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Ramos v. Louisiana

On April 20, 2020, the United States Supreme Court handed down a 6-3 opinion written by Justice Neil Gorsuch that requires state juries to be unanimous to convict defendants in criminal jury trials.   The court’s 6-3 ruling overturned its 1972 decision in Apodaca v. Oregon.

Before this ruling, only Louisiana and Oregon allowed for 10-2 verdicts.  Now they must join the remaining 48 States, including Maryland, that require unanimous jury verdicts. This Ruling holds that the Sixth Amendment of the United States Constitution shall apply in the same way to the states as it does the federal government.  Most of our Constitutional rights were already incorporated and applied to the states, however the Supreme Court had long allowed this protection to be decided on a state-by-state basis.

This complicated decision by Justice Gorsuch was joined in part by Justices Ruth Bader Ginsburg, Stephen Breyer, and Sonia Sotomayor with Justices Brett Kavanaugh and Clarence Thomas writing concurring opinions. Justice Samuel Alito dissented and was joined by Chief Justice John Roberts and in part by Justice Elena Kagan. In his dissent, Justice Alito opined that the decision not only overruled precedent but “imposes a potentially crushing burden on the courts and criminal justice systems of those States.”  Fortunately for criminal defendants, their right to a fair trial won out.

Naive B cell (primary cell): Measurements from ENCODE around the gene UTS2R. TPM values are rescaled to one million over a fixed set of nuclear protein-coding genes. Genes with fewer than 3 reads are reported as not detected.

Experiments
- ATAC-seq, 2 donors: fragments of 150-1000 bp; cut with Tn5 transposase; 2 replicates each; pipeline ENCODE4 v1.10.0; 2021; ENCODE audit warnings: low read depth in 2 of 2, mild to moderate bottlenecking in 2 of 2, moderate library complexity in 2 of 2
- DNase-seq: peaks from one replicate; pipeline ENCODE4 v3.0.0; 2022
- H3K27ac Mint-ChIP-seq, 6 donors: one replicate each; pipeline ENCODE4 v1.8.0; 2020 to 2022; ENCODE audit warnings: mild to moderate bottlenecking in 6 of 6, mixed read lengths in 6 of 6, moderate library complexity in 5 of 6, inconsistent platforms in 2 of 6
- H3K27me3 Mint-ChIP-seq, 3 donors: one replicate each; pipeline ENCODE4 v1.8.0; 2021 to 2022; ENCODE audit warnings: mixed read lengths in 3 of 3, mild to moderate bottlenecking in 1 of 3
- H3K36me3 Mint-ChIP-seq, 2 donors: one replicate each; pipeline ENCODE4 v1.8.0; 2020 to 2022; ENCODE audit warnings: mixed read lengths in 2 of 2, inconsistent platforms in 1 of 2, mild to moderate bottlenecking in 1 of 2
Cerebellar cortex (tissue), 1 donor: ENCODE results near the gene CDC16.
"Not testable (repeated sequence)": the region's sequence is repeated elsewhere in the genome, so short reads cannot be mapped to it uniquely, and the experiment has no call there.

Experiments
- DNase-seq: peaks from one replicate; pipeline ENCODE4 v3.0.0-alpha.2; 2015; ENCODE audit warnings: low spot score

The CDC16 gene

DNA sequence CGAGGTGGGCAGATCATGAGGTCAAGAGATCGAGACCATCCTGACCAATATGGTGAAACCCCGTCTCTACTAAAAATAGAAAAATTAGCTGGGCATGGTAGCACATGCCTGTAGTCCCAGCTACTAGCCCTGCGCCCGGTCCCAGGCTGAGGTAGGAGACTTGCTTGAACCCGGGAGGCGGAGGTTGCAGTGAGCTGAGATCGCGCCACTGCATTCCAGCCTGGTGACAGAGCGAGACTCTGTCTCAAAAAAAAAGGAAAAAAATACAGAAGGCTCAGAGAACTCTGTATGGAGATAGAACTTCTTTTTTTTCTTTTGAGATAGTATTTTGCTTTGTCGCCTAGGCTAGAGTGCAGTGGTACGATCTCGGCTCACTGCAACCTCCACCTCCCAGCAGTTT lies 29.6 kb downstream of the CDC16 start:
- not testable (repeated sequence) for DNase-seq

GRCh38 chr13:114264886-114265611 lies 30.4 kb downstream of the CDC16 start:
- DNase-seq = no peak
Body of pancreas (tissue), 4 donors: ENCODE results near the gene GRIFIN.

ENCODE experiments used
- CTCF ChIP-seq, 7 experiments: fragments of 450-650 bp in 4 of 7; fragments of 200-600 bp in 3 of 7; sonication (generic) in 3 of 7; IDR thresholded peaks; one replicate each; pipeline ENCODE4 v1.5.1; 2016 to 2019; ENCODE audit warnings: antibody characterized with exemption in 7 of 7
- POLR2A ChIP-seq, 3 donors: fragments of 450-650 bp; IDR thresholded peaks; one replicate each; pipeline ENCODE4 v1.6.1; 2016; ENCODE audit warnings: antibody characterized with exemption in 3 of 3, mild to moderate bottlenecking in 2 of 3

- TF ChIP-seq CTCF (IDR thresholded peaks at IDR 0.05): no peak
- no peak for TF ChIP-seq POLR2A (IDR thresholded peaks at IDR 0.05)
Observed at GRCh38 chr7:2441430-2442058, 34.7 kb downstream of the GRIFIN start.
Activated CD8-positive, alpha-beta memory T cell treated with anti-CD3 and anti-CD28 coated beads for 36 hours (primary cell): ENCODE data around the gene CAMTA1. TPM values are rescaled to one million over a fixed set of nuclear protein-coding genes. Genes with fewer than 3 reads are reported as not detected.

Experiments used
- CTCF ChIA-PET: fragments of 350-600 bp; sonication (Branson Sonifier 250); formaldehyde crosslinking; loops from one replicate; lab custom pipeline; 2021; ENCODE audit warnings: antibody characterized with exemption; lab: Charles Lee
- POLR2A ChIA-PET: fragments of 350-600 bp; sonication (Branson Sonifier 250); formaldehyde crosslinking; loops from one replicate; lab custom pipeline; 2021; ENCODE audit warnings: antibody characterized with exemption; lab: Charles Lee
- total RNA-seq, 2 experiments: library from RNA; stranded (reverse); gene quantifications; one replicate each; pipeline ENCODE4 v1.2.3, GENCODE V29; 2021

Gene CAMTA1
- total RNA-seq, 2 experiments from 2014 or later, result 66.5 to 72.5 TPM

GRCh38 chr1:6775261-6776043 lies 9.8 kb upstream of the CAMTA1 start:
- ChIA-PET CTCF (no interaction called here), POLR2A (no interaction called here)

Here at Gritz, Hanifin, & Shih, LLC we work hard every day to protect your constitutional rights. It is important when you are hiring an attorney that you understand your rights and how they will affect your case. A criminal jury trial is a complicated and serious occurrence and should be handled as such. Call today at 301-217-9200 to discuss your rights and your right to a fair trial.

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